The decision in Horne v. Flores is framed narrowly in terms of educational funding and the technicalities of federal oversight rules. Nonetheless, it seems at odds with the Court’s landmark decision in Meyer v. Nebraska (1923), which struck down a Nebraska law whose language bears a striking similarity to Arizona’s Prop. 203. According to that statute, “No person, individually or as a teacher, shall . . . teach any subject to any person in any language than the English language.” In Meyer the court agreed that it was certainly desirable for children to learn English, but not if English was coerced unconstitutionally:
The protection of the Constitution extends to all, to those who speak other languages as well as to those born with English on the tongue. Perhaps it would be highly advantageous if all had ready understanding of our ordinary speech, but this cannot be coerced by methods which conflict with the Constitution – a desirable end cannot be promoted by prohibited means.
Horne also goes against the spirit of another high court language precedent, Lau v. Nichols (1974), a unanimous decision which ordered schools to address the needs of non-English-speaking students:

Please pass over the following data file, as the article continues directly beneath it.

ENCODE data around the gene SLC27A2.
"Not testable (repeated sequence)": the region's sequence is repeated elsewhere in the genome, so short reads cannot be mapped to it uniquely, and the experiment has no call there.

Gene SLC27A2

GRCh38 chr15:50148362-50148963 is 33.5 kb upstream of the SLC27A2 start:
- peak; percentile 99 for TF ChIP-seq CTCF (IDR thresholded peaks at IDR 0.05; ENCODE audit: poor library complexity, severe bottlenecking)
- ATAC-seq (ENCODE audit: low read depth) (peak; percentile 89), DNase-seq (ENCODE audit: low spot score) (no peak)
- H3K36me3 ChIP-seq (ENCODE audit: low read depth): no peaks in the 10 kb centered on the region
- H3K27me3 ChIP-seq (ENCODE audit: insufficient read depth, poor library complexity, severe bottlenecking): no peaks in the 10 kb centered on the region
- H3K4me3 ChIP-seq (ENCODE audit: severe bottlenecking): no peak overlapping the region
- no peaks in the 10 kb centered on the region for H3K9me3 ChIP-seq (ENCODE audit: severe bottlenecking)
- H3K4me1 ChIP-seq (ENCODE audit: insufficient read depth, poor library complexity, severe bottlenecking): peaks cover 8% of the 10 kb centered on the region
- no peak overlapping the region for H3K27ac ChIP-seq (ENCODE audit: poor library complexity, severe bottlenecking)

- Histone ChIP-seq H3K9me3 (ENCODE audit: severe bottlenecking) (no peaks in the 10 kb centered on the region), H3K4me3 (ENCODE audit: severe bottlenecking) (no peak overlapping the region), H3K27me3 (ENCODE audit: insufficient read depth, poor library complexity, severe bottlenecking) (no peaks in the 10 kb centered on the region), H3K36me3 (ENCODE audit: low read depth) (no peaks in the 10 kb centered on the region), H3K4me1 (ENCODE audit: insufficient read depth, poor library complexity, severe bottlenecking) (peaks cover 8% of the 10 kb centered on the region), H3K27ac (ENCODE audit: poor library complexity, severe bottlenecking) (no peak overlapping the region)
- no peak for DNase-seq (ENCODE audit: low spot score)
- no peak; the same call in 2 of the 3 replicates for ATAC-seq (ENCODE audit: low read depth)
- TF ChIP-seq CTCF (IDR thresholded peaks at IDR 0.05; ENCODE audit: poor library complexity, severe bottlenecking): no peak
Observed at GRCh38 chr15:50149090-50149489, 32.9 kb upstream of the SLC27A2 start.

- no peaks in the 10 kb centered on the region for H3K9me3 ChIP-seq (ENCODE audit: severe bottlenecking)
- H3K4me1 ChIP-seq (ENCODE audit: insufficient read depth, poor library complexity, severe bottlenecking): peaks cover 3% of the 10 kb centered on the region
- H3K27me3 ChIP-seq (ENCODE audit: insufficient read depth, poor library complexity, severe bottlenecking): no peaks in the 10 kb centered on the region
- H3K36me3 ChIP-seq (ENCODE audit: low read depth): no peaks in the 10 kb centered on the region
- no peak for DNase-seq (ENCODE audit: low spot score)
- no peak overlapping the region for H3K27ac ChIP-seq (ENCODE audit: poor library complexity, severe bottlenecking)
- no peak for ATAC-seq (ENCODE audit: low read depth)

The failure of the San Francisco school system to provide English language instruction to approximately 1,800 students of Chinese ancestry who do not speak English, or to provide them with other adequate instructional procedures, denies them a meaningful opportunity to participate in the public educational program and thus violates 601 of the Civil Rights Act of 1964, which bans discrimination based “on the ground of race, color, or national origin.”
California law at the time, like Arizona’s law today, required instruction in all subjects to be in English. Bilingual instruction was authorized only “to the extent that it does not interfere with the systematic, sequential, and regular instruction of all pupils in the English language.” But in Lau, the Supreme Court ruled that “those who do not understand English are certain to find their classroom experiences wholly incomprehensible and in no way meaningful.” Without specifying a remedy or methodology, it ordered San Francisco to “take affirmative steps to rectify the language deficiency in order to open its instructional program to these students.” Now, in Horne v. Flores, the Court is saying that as long as a state takes affirmative steps, it is in compliance with the law, even if it’s clear that those “affirmative steps” are completely ineffective.